Students Feel Safe on UH Campuses, Survey Shows
Students on University of Hawai‘i campuses continue to feel safe on campus and at off-campus university events, according to a 2019 survey released this week.
On Feb. 7, the university released its latest biennial student survey on sexual harassment and gender-based violence, issues that are prevalent among college students nationwide.
“The biennial studies provide the data we need to understand where we have issues and, over time, how we are doing in addressing them,” said UH President David Lassner. “Optimal learning outcomes are nearly impossible to achieve if students are being harassed or worse, and we are committed to providing an equitable environment in which students can focus on their studies.”
Over 6,300 students, or 15.5% of UH’s approximately 40,861 adult students across its 10 campuses participated in the 2019 survey, a 1.4-point increase from 2017. According to the survey, an overwhelming majority of the students who participated (86.3%) indicated they felt little or no personal risk of being sexually harassed or sexually assaulted while on campus.
To review all survey results, click here.
The survey consisted of 143 questions that covered four areas: prevalence of sexual harassment and gender violence, student assessment of the university’s response, student perceptions of campus safety and student awareness of policies, processes and programs.
On the question of how problematic sexual assault or harassment is at UH, 66.5 percent of students reported that the issue of sexual harassment and sexual assault at UH is a little problematic (27.3%) or not at all problematic (39.2%).
The 2019 survey updates the benchmarks set in the inaugural 2017 survey, among the first in the nation to cover the students of an entire university system — four-year universities, community colleges and graduate and professional schools, on- and off-campus.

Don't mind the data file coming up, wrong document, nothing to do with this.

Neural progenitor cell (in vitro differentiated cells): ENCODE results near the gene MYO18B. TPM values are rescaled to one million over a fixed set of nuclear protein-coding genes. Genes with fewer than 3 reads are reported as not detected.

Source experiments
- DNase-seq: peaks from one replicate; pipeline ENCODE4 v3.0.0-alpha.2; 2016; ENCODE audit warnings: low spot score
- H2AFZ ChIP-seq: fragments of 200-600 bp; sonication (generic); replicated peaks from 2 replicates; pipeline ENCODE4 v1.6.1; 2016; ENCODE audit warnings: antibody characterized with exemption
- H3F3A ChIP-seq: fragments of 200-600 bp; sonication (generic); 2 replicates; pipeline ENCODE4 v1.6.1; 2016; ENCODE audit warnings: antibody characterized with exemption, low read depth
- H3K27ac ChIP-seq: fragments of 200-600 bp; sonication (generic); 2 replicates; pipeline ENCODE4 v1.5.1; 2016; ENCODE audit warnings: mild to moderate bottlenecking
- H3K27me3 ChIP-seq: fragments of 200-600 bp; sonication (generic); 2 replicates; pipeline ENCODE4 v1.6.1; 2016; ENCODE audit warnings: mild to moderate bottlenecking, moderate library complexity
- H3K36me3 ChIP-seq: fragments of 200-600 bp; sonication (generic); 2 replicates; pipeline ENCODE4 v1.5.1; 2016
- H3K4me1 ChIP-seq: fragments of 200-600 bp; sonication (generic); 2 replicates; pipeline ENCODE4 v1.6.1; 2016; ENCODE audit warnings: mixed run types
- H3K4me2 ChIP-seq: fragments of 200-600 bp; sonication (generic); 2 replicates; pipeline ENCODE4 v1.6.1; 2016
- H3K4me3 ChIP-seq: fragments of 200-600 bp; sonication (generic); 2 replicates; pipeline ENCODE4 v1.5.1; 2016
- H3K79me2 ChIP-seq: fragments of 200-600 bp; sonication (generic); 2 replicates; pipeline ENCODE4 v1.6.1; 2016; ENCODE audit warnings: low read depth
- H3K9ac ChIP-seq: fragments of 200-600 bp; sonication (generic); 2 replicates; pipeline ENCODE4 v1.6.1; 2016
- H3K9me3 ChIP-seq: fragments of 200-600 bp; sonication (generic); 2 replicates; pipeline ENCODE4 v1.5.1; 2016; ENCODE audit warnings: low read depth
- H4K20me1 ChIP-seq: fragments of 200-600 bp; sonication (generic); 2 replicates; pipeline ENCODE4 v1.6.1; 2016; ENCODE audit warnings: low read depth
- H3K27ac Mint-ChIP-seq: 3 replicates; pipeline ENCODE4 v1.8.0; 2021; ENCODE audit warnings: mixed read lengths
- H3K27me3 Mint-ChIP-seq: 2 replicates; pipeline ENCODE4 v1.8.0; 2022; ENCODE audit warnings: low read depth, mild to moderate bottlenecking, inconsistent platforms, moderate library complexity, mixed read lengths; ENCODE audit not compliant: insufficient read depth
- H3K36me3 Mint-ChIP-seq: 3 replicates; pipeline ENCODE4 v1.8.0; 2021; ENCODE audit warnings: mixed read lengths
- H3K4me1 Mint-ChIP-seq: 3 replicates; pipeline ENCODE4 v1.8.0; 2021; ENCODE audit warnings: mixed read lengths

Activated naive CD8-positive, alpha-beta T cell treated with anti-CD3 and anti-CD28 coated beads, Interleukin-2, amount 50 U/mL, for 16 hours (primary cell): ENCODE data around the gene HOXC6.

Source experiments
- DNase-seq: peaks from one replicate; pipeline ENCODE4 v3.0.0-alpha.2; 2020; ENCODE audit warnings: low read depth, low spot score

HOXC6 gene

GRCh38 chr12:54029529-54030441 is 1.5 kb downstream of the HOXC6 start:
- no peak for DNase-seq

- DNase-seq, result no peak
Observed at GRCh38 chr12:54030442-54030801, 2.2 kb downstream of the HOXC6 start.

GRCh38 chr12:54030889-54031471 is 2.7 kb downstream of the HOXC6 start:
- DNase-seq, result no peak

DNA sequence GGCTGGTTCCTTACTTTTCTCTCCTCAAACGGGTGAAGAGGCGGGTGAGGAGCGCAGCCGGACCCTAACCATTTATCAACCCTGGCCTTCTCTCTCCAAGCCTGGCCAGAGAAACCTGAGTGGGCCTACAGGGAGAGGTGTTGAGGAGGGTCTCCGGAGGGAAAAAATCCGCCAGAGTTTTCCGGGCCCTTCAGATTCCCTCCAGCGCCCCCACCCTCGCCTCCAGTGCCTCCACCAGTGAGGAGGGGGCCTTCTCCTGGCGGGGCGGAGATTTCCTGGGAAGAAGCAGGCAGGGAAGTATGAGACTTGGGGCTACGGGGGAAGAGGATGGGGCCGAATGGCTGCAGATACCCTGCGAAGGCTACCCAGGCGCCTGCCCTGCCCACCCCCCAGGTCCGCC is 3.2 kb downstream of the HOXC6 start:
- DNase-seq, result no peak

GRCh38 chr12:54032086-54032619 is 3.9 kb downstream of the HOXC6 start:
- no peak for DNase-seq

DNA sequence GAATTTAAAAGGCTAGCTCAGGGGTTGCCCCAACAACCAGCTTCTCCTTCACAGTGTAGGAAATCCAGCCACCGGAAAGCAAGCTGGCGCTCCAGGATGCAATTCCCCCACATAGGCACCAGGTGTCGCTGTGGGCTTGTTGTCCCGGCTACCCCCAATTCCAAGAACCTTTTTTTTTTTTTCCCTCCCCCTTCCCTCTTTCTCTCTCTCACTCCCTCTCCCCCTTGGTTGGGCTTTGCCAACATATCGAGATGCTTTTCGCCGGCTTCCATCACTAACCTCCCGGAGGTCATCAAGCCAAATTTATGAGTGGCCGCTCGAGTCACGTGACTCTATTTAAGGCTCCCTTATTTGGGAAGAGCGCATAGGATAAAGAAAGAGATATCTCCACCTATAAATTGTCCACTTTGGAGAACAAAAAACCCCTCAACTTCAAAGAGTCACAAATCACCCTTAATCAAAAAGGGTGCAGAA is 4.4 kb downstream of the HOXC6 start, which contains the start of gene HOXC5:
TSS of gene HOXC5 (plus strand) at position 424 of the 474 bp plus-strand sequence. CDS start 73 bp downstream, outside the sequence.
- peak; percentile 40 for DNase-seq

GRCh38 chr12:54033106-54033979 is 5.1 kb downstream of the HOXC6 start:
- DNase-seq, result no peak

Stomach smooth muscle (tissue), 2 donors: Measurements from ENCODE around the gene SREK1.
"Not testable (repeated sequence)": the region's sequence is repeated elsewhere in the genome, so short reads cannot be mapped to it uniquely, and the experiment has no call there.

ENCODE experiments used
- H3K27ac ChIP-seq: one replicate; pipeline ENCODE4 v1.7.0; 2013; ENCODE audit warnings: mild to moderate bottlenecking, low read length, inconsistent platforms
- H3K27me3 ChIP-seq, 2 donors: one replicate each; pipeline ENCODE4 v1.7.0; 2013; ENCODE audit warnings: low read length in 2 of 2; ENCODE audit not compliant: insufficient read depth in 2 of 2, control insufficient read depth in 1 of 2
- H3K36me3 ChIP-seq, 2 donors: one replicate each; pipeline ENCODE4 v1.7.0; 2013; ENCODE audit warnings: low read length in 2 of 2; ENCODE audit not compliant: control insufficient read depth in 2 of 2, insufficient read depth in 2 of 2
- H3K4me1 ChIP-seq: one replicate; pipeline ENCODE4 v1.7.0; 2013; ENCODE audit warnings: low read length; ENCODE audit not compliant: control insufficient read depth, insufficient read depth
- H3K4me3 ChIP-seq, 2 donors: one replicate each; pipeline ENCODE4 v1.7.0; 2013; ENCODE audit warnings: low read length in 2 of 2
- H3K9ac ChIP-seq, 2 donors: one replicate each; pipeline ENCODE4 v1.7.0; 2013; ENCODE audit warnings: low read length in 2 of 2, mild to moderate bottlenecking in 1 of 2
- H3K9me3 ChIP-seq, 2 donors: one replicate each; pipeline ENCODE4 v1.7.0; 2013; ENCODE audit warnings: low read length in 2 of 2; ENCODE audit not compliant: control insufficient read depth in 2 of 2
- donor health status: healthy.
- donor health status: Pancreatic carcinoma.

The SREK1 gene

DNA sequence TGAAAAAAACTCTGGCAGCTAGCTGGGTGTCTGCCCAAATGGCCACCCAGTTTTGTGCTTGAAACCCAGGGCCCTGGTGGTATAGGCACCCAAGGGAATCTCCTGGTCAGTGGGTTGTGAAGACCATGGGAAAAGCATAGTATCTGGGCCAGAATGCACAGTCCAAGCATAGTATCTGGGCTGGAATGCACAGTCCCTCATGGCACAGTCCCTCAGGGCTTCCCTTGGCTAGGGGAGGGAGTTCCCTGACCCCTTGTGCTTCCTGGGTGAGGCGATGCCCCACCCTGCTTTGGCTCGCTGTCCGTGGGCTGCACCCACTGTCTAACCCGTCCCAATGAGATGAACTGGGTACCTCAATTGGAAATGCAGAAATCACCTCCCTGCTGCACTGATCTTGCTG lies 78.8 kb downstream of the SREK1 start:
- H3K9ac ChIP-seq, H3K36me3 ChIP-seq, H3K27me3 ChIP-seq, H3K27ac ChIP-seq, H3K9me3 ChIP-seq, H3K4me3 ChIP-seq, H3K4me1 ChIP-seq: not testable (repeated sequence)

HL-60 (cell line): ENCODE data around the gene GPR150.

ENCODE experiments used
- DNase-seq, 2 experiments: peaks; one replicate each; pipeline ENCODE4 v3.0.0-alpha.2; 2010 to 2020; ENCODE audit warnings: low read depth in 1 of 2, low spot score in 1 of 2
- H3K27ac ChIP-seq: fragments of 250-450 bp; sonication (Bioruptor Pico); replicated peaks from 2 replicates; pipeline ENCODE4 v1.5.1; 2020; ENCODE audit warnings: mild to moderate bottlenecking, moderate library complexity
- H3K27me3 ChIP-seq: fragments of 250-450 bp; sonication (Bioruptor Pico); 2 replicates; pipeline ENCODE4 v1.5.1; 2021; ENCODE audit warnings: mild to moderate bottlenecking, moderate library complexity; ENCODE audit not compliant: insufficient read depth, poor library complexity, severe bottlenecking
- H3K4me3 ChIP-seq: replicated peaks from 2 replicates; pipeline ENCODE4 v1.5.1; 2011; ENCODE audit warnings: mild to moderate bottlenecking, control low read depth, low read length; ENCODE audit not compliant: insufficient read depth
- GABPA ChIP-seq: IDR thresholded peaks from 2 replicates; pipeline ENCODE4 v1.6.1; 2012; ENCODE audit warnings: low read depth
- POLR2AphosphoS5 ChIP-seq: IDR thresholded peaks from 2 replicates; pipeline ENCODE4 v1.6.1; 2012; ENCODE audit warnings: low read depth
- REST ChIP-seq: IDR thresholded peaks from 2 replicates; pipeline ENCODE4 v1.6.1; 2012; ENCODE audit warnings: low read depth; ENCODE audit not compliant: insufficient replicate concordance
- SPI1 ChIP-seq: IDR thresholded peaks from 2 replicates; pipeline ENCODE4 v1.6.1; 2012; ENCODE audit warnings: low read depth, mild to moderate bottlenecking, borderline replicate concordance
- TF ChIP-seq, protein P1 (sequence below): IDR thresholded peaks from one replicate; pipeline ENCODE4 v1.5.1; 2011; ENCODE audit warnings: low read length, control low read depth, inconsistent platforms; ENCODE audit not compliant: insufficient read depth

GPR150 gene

Overall, student awareness of UH services increased. School officials say 86% of students reported that they had seen or heard of resources available to students experiencing gender violence. This is a 1% increase from the 2017 survey.
“With greater awareness, we believe more students will feel safe and will utilize the confidential resources available to get the help they need,” said Lassner.
Survey Results Show Increases
There was an increase of reported incidents in each of the four areas covered by the 2019 student survey, when compared to the 2017 survey results. UH officials say Tthis was expected with greater awareness of these issues on the campuses and in the national conversation with the #MeToo movement.
When students were asked about their experiences anytime and anywhere while enrolled at UH, data showed the following::
- 7.2% reported nonconsensual sexual contact (6.3% in 2017)
- 12.7% reported being sexually harassed (9.3% in 2017)
- 10.6% reported being stalked (9.7% 2017)
- 21.3% said they were victims of dating or domestic violence (19.1% in 2017)
The numbers dropped when students were asked about their experiences during the current academic year:
- 2.9% reported nonconsensual sexual contact
- 8% reported being sexually harassed
- 6.1% reported being stalked
- 12.1% said they were victims of dating or domestic violence
The 2019 survey will be used to assess the effectiveness and update action plans, and the campuses will have more data available. Compared to 2017, the 2019 survey report provides more information of those accused of sexual harassment and gender-based violence including their relationship with the complainant and their association with the university.
The data will also be used to assess the university’s progress and to guide policy, training and initiatives to meet the university’s obligations under the Violence Against Women Act and Title IX, the federal law prohibiting sexual discrimination in any education program or activity receiving federal funding. The climate survey was one of the many steps identified and pursued by the university to strengthen its Title IX response and support services. It received widespread support from state lawmakers and was mandated by the legislature through Act 208 in 2016.